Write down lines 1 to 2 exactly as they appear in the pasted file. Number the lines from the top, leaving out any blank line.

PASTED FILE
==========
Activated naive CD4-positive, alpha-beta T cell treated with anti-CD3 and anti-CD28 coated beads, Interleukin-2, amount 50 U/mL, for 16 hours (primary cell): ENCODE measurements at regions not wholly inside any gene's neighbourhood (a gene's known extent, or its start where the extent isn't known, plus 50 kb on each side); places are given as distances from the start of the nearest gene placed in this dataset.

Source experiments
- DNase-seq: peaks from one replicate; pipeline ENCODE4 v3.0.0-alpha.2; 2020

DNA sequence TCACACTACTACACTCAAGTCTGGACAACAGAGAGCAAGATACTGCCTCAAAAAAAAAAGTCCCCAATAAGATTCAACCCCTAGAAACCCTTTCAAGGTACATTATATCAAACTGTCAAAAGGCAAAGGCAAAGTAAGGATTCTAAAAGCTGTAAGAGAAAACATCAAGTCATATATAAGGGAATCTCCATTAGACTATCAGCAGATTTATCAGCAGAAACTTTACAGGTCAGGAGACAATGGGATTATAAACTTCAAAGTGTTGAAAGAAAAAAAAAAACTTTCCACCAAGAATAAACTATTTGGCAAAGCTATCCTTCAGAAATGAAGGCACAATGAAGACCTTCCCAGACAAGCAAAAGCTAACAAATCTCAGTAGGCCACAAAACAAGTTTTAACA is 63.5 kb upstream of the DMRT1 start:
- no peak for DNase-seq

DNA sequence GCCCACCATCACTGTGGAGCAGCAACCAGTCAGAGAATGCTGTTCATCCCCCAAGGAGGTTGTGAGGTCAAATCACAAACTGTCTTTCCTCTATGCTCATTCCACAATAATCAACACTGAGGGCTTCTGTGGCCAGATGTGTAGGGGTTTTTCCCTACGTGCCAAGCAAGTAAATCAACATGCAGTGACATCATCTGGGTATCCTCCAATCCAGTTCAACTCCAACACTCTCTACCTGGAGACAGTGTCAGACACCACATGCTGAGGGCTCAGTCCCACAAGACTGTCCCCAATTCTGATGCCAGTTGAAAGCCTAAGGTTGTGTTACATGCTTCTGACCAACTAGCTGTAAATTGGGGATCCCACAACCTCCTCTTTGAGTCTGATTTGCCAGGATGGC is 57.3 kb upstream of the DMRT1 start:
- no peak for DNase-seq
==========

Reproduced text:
Activated naive CD4-positive, alpha-beta T cell treated with anti-CD3 and anti-CD28 coated beads, Interleukin-2, amount 50 U/mL, for 16 hours (primary cell): ENCODE measurements at regions not wholly inside any gene's neighbourhood (a gene's known extent, or its start where the extent isn't known, plus 50 kb on each side); places are given as distances from the start of the nearest gene placed in this dataset.

Source experiments